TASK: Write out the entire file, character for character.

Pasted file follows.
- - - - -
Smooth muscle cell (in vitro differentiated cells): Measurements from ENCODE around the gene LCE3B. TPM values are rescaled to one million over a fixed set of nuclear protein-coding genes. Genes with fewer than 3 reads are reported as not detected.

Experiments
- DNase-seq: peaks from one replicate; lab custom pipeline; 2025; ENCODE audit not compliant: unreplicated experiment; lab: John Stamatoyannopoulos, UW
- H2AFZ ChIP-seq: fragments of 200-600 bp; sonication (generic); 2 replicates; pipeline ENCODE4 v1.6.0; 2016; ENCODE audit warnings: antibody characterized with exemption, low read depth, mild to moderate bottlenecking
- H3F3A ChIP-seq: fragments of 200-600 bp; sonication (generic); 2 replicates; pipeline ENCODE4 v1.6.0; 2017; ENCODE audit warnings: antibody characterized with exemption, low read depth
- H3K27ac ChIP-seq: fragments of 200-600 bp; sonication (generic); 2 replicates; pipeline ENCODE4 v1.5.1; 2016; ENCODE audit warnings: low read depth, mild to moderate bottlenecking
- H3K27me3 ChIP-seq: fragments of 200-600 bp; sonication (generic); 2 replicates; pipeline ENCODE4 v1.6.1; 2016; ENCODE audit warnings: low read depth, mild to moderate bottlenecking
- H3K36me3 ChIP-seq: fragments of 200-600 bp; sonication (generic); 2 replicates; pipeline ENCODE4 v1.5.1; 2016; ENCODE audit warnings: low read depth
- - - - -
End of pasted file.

Smooth muscle cell (in vitro differentiated cells): Measurements from ENCODE around the gene LCE3B. TPM values are rescaled to one million over a fixed set of nuclear protein-coding genes. Genes with fewer than 3 reads are reported as not detected.

Experiments
- DNase-seq: peaks from one replicate; lab custom pipeline; 2025; ENCODE audit not compliant: unreplicated experiment; lab: John Stamatoyannopoulos, UW
- H2AFZ ChIP-seq: fragments of 200-600 bp; sonication (generic); 2 replicates; pipeline ENCODE4 v1.6.0; 2016; ENCODE audit warnings: antibody characterized with exemption, low read depth, mild to moderate bottlenecking
- H3F3A ChIP-seq: fragments of 200-600 bp; sonication (generic); 2 replicates; pipeline ENCODE4 v1.6.0; 2017; ENCODE audit warnings: antibody characterized with exemption, low read depth
- H3K27ac ChIP-seq: fragments of 200-600 bp; sonication (generic); 2 replicates; pipeline ENCODE4 v1.5.1; 2016; ENCODE audit warnings: low read depth, mild to moderate bottlenecking
- H3K27me3 ChIP-seq: fragments of 200-600 bp; sonication (generic); 2 replicates; pipeline ENCODE4 v1.6.1; 2016; ENCODE audit warnings: low read depth, mild to moderate bottlenecking
- H3K36me3 ChIP-seq: fragments of 200-600 bp; sonication (generic); 2 replicates; pipeline ENCODE4 v1.5.1; 2016; ENCODE audit warnings: low read depth